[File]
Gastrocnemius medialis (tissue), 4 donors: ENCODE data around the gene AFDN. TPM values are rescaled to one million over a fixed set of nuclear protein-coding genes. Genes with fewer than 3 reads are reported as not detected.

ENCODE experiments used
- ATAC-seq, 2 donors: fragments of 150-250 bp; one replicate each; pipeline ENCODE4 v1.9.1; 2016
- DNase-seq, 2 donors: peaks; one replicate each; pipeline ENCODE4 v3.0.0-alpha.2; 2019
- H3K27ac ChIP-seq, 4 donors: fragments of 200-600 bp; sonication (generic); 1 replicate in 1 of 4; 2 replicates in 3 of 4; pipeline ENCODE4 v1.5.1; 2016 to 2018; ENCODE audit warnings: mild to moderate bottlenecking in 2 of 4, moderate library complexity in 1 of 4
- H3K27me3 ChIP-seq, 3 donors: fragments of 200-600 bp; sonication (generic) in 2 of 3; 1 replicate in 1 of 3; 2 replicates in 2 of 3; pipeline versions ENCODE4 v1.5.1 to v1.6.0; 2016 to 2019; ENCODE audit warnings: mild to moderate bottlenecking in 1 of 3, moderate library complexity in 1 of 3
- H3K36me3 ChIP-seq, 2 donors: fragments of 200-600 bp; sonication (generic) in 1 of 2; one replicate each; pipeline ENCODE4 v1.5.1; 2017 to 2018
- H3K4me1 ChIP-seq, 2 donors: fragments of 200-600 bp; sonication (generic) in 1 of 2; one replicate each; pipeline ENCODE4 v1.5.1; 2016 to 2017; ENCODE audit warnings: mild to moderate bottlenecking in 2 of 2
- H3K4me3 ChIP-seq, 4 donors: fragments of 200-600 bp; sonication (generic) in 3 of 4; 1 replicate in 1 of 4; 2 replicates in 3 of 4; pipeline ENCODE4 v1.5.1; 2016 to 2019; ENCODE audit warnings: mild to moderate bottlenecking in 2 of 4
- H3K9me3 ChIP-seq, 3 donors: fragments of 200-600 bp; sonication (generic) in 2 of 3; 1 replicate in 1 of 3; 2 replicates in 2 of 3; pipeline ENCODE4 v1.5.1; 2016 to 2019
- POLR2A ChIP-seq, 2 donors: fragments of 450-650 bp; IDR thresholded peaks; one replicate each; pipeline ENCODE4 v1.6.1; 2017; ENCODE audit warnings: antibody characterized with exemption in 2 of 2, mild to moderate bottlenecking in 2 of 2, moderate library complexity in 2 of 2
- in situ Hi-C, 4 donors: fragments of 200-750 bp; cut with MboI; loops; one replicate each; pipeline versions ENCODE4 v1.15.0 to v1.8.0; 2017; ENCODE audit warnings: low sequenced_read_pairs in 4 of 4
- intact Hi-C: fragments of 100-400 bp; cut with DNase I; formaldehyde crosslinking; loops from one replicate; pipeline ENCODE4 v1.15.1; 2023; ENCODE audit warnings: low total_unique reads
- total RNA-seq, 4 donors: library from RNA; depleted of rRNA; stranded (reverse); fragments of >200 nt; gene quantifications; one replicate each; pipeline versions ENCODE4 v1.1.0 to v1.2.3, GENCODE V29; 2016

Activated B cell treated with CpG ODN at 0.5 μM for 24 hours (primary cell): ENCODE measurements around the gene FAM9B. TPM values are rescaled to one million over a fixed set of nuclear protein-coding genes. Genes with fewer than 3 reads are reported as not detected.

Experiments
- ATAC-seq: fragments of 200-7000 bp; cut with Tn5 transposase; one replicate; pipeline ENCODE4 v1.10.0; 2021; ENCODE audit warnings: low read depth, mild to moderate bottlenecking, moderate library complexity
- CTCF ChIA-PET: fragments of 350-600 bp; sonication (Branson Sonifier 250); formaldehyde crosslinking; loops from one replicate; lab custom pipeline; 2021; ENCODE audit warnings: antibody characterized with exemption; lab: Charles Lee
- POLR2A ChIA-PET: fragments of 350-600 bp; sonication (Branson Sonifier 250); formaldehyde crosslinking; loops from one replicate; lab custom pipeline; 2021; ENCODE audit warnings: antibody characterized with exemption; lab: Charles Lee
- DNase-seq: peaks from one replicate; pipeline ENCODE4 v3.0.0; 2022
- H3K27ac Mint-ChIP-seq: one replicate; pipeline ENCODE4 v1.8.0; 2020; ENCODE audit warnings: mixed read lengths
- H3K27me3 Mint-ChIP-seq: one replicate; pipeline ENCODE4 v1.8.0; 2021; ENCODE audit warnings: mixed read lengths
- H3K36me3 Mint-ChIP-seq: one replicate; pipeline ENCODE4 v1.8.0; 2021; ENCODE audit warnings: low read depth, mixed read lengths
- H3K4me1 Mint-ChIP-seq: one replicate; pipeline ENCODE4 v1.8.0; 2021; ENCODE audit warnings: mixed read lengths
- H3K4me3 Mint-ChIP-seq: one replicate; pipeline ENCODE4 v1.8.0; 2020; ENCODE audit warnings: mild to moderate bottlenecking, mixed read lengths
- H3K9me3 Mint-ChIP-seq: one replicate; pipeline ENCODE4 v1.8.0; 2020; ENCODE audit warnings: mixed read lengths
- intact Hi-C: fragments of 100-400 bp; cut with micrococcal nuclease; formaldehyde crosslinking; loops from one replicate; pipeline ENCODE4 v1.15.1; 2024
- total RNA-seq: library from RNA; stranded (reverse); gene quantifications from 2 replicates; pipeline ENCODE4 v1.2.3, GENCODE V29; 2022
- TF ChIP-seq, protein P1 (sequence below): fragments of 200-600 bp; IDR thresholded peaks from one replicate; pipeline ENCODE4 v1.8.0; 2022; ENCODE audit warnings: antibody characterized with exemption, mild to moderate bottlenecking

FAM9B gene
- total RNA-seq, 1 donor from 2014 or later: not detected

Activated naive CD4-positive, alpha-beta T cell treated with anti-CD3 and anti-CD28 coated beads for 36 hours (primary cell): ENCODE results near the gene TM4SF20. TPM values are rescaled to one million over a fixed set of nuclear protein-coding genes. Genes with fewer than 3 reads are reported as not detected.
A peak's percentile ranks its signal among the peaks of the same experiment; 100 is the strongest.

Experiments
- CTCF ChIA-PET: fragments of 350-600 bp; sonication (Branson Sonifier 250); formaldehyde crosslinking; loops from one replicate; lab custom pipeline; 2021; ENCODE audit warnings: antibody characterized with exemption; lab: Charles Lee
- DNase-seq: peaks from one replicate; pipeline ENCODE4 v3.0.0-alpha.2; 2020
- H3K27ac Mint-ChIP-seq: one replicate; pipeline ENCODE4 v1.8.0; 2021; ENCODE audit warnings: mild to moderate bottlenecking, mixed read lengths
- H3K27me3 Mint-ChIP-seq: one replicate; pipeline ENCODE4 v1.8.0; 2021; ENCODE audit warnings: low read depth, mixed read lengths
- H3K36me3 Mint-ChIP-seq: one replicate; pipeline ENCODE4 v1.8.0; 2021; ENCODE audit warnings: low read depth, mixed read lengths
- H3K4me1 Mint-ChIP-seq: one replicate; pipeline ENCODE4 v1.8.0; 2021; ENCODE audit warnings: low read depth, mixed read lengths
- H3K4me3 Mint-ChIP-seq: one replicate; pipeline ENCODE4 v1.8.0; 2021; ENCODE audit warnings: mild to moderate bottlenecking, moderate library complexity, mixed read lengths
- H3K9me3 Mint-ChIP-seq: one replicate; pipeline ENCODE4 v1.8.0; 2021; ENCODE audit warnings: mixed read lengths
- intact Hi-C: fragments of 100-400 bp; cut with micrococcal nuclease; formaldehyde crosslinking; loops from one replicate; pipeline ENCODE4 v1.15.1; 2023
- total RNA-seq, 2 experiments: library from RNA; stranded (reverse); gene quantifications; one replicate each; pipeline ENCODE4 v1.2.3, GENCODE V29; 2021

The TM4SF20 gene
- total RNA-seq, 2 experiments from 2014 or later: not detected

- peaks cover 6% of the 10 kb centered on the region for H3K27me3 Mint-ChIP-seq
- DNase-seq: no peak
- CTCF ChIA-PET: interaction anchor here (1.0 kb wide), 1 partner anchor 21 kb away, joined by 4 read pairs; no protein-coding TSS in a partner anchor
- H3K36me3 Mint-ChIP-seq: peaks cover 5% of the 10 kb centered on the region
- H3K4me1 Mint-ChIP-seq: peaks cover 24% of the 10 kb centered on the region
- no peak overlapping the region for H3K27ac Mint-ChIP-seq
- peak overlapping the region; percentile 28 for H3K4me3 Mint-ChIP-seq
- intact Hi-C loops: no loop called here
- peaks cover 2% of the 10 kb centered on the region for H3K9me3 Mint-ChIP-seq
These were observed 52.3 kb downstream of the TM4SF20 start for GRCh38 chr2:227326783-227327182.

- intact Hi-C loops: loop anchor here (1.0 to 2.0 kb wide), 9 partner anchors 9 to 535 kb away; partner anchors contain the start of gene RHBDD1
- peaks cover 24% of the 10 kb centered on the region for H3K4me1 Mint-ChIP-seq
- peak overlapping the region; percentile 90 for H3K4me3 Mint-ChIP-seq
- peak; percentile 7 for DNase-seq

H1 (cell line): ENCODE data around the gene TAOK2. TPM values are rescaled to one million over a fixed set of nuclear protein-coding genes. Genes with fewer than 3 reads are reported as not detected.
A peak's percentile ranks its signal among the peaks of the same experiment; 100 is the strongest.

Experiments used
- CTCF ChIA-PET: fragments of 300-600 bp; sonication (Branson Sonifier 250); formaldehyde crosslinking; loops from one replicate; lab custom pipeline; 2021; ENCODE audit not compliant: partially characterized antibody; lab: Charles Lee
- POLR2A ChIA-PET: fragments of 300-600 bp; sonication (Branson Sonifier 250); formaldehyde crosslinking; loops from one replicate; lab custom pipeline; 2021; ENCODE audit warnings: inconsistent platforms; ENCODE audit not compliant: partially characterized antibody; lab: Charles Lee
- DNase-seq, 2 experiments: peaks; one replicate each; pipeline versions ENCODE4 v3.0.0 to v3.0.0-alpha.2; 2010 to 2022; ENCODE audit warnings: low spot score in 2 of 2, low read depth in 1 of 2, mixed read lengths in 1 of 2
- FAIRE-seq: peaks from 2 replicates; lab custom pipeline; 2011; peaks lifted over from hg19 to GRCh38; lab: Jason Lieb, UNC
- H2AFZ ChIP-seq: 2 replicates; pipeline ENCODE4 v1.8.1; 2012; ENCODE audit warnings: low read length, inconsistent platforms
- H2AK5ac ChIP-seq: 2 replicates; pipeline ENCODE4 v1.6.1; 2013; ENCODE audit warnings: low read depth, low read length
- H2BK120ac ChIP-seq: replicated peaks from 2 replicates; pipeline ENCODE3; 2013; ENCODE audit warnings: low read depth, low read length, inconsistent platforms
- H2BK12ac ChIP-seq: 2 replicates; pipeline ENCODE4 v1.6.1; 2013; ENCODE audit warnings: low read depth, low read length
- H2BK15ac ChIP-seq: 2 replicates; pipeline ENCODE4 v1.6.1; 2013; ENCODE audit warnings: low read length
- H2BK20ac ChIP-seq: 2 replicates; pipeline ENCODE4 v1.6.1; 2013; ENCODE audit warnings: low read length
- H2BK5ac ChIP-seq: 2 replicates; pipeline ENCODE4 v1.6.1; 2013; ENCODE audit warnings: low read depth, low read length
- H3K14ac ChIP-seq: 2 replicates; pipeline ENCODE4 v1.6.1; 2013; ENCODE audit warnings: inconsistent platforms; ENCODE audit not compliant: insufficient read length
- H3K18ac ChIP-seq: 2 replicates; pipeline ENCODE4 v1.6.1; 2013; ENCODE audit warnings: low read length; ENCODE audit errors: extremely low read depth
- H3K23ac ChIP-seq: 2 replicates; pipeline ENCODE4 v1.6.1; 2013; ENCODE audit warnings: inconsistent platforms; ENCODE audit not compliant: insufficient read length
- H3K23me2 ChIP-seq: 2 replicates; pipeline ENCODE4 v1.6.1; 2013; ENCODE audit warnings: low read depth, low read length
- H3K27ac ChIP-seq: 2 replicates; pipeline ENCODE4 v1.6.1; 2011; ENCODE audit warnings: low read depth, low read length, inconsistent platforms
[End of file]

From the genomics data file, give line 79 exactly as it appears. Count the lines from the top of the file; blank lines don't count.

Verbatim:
- H3K27ac ChIP-seq: 2 replicates; pipeline ENCODE4 v1.6.1; 2011; ENCODE audit warnings: low read depth, low read length, inconsistent platforms